Art April 11, 2012 By Aiya Ono

Courtesy of Salvage Memory Project

Courtesy of Salvage Memory Project

headerlostandfoundnew Lost and Found
March 11th, 2011 was an unforgettable day for those who witnessed their homes, their schools, and their neighborhoods get swallowed by a massive tsunami. All things familiar disappeared in just a few minutes, leaving people in utter shock. In the town of Yamamoto in Miyagi prefecture, 50% of its surface area was flooded, damaging more than 4,000 buildings. Lying in the mountains of debris were years and years of personal photographs, physical archives of memories that were once taken for granted.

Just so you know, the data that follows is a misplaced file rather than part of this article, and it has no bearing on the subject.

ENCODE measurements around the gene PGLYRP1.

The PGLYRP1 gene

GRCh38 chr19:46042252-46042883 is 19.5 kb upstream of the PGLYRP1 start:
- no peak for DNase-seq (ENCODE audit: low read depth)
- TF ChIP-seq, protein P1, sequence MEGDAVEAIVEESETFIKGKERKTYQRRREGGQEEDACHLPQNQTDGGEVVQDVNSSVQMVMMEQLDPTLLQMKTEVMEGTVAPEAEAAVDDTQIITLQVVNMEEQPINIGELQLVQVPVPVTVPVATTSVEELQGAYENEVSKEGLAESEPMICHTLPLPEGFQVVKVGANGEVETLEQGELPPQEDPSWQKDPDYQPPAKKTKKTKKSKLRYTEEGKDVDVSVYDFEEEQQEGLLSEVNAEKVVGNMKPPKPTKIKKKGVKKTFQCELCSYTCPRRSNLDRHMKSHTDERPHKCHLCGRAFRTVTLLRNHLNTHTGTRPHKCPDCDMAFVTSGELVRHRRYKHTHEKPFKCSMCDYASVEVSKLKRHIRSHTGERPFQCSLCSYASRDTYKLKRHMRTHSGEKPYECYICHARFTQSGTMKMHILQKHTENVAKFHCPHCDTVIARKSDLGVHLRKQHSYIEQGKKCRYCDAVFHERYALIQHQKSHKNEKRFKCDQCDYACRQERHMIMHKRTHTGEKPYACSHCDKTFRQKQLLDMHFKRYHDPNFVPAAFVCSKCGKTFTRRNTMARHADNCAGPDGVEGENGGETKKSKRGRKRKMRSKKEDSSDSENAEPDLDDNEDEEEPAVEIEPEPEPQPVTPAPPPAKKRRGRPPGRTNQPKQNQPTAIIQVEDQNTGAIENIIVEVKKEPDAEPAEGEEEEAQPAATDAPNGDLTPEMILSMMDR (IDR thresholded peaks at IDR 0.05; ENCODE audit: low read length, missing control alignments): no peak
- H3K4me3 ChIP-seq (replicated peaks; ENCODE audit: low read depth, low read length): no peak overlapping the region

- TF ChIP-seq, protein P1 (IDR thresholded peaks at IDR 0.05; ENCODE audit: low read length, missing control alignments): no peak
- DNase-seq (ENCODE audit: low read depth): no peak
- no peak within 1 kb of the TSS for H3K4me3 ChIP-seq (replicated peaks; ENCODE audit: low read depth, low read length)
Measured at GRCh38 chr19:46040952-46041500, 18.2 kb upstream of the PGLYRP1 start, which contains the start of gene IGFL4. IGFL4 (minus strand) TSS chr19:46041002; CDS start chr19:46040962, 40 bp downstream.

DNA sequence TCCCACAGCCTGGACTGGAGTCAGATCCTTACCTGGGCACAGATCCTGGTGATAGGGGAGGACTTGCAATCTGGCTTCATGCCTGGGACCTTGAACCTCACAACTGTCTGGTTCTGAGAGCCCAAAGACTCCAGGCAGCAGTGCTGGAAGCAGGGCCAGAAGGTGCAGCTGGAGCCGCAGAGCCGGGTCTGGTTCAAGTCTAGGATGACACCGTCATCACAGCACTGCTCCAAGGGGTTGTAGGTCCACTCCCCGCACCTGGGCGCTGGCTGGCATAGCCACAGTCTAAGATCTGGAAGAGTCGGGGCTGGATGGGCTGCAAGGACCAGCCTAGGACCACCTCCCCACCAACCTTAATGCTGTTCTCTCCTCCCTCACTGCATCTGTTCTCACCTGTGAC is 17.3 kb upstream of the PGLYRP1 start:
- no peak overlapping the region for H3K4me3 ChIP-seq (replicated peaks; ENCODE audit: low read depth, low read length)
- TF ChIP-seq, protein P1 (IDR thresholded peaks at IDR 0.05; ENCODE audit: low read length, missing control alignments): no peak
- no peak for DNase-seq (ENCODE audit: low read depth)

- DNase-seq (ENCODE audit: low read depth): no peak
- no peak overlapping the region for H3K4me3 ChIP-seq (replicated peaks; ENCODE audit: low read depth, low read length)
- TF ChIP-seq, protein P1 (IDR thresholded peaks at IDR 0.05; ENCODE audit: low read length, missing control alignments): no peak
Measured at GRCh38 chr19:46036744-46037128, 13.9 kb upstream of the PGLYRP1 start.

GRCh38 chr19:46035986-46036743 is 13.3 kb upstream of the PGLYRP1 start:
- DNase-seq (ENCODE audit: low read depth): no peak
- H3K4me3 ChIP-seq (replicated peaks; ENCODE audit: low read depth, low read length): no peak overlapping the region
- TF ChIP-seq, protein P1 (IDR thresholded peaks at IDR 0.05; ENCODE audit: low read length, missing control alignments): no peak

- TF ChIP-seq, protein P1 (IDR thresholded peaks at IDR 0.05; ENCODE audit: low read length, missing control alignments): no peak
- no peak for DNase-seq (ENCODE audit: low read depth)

Two months after the quake, research students of the Japan Society for Socio-Information Studies. traveled to Yamamoto and began to collect these photographs and albums. The “Salvage Memory Project” quickly caught the attention of professional archivists and photographers through Twitter and other social media sites, and they offered to help. The task was extremely cumbersome and tedious. The volunteers discovered 750,000 photographs, which were cleaned and put into Google’s image archive service Picasa. With Picasa’s technology, the Salvage Memory Project was able to create a system in which photographs could be searched by either facial recognition or keyword. As a result, out of 750,000 photographs recovered, 19,200 were returned to their owners.